Design of Rainwater Storage Basins

Different types of storage basins can be built, if enough space is available near the greenhouse:

• Simple basins, dug in the soil, if the soil at the bottom of the basin is sufficiently watertight.

 Month Pre l/m2 month CV l/m2 month dim ET0 l/m2 day CWRm l/m2 month STPm l/m2 month STPm accumulated Jan 259 233 31 0.86 27.7 +205.3 +495.8 Feb 175 157.5 28 1.55 45.1 + 112.4 +608.2 Mar 79 71 31 2.24 72.2 -1.2 +607 Apr 38 34 30 3.5 109.2 -75.2 +531.8 May 33 30 31 4.75 153.1 -283.1 +248.7 Jun 13 12 30 5.9 184.1 -172.1 +76.6 Jul 3 2.7 31 6.4 206.3 -203.6 -127 Aug 3 2.7 31 5.6 180.5 -177.8 -304.8 Sep 15 13.5 30 3.82 119.2 -105.7 -410.5 Oct 53 48 31 2.25 72.5 -24.5 -435 Nov 119 107 30 1.11 34.6 +72.4 +72.4 Dec 267 240 31 0.68 21.9 +218.1 +290.5
 Table 14.2 Data for the calculation of the storage volume in Antalya (Turkey)

• Earth basin lined with plastic film.

• Concrete basins; durable, need less maintenance, but are very expensive.

All storage basins should be covered at the surface by swimming plastic film, for example, to avoid too high evaporation.

Figure 14.1 shows the arrangement of a plastic-film water basin with water tubes from the gutters to the basin (von Zabeltitz and Baudoin 1999). To collect heavier rainfall, the gutters and tubes leading to the storage basin must have an adequate diameter. The tubes leading the water to the basin should have a slope of about 1:50-1:100. The following diameters are recommended:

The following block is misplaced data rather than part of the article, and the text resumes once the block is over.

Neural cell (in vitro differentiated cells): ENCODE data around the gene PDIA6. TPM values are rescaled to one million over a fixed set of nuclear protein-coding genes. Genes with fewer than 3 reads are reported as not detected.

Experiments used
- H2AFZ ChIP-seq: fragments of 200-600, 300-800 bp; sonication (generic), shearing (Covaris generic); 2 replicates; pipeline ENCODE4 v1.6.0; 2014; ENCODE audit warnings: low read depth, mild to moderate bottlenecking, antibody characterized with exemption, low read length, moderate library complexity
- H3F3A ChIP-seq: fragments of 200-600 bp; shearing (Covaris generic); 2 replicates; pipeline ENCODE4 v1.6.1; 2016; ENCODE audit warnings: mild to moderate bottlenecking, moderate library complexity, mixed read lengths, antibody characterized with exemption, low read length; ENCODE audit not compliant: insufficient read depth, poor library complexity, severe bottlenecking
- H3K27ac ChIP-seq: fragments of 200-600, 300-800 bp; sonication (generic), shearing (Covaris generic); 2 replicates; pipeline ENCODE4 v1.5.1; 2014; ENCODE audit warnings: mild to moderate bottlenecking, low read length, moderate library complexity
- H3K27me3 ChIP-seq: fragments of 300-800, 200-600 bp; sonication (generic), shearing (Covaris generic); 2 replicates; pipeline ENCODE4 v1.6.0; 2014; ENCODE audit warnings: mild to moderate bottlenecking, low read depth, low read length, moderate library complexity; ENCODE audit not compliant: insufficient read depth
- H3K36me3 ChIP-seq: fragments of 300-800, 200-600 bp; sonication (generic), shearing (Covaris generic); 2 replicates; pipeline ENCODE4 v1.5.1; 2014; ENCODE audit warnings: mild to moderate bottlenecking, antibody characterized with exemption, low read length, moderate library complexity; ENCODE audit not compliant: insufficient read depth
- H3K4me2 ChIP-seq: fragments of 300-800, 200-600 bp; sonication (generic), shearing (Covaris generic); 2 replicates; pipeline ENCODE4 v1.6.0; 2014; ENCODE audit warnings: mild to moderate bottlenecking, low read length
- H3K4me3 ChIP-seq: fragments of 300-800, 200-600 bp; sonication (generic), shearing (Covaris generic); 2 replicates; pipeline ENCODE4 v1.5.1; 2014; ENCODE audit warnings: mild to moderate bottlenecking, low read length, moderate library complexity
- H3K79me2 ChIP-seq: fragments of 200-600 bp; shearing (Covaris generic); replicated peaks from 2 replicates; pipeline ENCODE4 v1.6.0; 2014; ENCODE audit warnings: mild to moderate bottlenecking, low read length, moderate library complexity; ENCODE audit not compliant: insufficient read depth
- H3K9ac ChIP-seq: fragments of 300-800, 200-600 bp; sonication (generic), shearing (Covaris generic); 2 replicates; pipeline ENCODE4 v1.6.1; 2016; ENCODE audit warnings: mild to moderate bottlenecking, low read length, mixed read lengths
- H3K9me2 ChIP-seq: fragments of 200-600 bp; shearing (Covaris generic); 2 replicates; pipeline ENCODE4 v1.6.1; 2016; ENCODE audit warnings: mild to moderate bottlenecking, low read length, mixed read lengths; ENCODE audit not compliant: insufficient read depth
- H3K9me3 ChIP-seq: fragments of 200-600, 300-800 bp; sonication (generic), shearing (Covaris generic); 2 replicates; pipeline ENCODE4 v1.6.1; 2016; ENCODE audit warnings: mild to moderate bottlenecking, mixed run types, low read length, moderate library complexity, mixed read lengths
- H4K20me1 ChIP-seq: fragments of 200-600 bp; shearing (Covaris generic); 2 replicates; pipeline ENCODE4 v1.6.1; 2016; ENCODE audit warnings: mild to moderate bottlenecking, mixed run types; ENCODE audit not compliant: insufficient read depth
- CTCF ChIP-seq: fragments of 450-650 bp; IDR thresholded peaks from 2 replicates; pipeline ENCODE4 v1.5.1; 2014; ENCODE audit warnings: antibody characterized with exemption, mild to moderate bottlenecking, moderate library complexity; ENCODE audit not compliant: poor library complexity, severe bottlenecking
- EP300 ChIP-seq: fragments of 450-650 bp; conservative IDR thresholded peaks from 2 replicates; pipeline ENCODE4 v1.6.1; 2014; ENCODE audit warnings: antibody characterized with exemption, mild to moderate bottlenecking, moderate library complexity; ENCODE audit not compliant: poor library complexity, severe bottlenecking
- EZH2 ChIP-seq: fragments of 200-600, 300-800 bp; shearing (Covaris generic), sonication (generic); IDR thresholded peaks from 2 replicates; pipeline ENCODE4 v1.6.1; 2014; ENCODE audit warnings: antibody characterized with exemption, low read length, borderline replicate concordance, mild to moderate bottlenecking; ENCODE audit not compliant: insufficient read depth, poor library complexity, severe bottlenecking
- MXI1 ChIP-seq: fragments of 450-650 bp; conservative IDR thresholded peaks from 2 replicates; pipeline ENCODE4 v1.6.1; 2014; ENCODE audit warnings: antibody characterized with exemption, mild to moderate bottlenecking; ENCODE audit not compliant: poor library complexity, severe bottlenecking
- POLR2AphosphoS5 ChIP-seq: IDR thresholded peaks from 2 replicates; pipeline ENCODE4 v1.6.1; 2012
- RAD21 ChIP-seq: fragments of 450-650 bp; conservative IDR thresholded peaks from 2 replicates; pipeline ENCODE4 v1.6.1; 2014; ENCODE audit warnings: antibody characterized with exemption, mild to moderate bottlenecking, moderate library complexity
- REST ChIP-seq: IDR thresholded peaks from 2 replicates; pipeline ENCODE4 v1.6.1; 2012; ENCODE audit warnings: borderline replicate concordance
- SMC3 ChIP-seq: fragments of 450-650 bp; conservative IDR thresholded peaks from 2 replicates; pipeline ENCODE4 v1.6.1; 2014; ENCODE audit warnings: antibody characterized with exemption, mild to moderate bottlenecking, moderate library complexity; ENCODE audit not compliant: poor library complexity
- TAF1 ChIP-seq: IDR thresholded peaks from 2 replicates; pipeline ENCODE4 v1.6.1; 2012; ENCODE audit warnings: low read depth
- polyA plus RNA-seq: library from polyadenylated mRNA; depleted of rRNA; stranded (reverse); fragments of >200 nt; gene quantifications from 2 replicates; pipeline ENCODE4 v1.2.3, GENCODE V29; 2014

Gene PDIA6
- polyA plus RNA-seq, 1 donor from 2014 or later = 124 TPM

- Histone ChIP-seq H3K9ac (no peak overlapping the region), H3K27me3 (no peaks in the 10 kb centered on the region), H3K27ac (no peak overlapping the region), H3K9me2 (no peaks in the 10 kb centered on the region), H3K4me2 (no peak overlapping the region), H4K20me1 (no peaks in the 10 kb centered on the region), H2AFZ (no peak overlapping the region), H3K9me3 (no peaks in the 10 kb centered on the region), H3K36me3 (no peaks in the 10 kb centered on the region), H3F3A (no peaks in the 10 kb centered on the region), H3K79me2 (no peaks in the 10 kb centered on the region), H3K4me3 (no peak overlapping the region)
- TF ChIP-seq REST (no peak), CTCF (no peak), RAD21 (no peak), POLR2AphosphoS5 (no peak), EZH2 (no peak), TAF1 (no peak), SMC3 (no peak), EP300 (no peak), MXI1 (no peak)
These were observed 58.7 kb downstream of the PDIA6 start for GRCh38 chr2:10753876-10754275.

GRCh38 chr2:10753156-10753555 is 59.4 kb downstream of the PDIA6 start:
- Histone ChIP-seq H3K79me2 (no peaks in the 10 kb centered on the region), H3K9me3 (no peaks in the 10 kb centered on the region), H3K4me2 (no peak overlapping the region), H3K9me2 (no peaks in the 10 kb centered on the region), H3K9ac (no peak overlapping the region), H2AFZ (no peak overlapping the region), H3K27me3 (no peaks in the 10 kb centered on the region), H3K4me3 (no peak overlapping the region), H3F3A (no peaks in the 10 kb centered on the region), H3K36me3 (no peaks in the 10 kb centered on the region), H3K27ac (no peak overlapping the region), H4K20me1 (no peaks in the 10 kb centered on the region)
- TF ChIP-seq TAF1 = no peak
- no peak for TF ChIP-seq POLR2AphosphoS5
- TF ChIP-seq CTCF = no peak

Greenhouse floor area (m2) Tube diameter (mm) <400 100 400-700 125 700-1,200 150

If the level of the storage basin is deep enough, the rainwater can be led via open gutter lined with plastic film.

The basin has to be situated at the deepest point of the site. If this is not the case and the greenhouses are placed deeper than the basin, the rainwater can be con­ducted into the basin by a siphon system (Fig. 14.2). Watertight tubes are installed

sloping downward to a deepest point near the basin, and from there into the basin. The gutters have to be above the water level of the basin. When rainwater in the tubes rises above the water of the basin, positive pressure develops, and the water flows from the tube into the basin.

When digging out the basin, the soil is thrown up around the basin as an embankment (Fig. 14.3).The angle of the embankment is about 34°, or it has a ratio of 1:1.5. Thus it is within the range of frictional angles of most types of soil.

In the case of a 2 m-deep square basin, the measurements a, b, c and d have the following values (m) for different quantities of water:

 Water quantity(m3) a(m) b(m) c(m) d(m) 200 7.25 13.03 12.8 0.75 400 11.7 17.5 17.25 09 600 15.05 20.8 20.6 1.0
Updated: June 30, 2015 — 5:23 pm